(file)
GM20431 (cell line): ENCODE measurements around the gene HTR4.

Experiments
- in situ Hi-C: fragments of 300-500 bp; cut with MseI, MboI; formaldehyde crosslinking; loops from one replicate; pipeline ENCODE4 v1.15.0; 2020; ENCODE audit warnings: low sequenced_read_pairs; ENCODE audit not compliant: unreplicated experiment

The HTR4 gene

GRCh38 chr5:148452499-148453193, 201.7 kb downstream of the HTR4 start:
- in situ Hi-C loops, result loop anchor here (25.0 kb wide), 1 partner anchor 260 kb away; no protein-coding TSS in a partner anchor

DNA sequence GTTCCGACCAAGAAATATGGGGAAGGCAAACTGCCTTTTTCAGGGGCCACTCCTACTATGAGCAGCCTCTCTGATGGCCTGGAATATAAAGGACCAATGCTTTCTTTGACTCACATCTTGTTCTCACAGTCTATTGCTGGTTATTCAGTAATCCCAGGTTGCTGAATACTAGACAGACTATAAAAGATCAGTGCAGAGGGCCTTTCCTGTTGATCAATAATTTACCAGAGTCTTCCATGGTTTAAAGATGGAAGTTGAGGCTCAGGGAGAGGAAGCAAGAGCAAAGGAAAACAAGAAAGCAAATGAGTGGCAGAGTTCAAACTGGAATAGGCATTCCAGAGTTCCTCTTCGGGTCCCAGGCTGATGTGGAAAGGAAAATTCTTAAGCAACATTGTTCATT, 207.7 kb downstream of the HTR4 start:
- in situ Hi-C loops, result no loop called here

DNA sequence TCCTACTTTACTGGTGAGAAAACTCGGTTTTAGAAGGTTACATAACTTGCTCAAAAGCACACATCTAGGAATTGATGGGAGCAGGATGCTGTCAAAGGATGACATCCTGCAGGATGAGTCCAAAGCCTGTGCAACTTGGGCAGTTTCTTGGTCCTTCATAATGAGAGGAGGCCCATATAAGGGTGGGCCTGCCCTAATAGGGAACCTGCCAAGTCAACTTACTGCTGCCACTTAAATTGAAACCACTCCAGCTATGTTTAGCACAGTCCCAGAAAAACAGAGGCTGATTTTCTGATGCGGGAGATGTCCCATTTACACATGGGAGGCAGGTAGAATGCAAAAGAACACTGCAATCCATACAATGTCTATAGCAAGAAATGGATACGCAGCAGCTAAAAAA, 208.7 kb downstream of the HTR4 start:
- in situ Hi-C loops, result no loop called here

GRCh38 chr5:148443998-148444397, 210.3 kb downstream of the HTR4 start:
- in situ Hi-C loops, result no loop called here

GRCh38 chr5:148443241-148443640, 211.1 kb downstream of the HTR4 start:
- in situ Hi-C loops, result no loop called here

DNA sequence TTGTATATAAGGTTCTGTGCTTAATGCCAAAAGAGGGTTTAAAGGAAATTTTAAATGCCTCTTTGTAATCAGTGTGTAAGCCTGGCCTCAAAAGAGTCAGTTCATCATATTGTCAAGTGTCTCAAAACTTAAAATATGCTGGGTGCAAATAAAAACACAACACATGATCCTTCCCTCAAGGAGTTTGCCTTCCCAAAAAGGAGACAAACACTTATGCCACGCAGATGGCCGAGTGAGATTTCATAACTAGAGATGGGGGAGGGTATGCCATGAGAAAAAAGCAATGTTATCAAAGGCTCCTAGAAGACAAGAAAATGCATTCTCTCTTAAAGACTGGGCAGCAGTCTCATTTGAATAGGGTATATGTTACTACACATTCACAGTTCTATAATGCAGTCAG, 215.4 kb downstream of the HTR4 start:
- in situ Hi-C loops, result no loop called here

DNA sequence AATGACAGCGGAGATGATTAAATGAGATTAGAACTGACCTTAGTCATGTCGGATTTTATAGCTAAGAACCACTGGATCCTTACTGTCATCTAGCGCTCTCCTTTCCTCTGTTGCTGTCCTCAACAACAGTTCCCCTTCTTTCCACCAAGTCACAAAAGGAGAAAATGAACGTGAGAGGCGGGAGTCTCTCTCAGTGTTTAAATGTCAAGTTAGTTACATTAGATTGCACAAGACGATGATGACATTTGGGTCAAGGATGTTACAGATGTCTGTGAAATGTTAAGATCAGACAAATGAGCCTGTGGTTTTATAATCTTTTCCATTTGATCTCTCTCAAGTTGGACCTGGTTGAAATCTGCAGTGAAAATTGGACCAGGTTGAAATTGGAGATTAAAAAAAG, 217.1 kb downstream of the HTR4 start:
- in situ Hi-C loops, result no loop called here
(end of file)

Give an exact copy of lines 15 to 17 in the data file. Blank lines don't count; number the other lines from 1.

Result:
DNA sequence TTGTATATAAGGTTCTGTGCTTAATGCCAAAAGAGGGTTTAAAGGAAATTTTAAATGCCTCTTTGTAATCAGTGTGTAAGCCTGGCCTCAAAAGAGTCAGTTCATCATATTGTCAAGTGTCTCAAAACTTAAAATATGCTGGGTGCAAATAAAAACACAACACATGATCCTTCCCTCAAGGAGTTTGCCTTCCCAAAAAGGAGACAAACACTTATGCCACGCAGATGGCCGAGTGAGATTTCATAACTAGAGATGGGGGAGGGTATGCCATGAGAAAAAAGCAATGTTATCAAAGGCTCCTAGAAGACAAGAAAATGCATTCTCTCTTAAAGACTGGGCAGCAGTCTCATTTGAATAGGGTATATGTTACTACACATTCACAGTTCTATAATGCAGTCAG, 215.4 kb downstream of the HTR4 start:
- in situ Hi-C loops, result no loop called here

DNA sequence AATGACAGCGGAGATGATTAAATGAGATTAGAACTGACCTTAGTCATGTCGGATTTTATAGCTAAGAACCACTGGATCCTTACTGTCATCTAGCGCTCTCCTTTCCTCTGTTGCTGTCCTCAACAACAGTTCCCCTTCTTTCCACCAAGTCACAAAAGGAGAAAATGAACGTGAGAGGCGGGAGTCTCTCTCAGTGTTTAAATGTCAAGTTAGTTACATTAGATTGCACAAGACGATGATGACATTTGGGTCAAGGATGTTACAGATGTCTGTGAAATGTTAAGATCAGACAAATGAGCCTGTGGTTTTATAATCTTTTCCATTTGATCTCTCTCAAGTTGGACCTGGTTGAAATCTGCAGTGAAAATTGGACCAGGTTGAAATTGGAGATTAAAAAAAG, 217.1 kb downstream of the HTR4 start: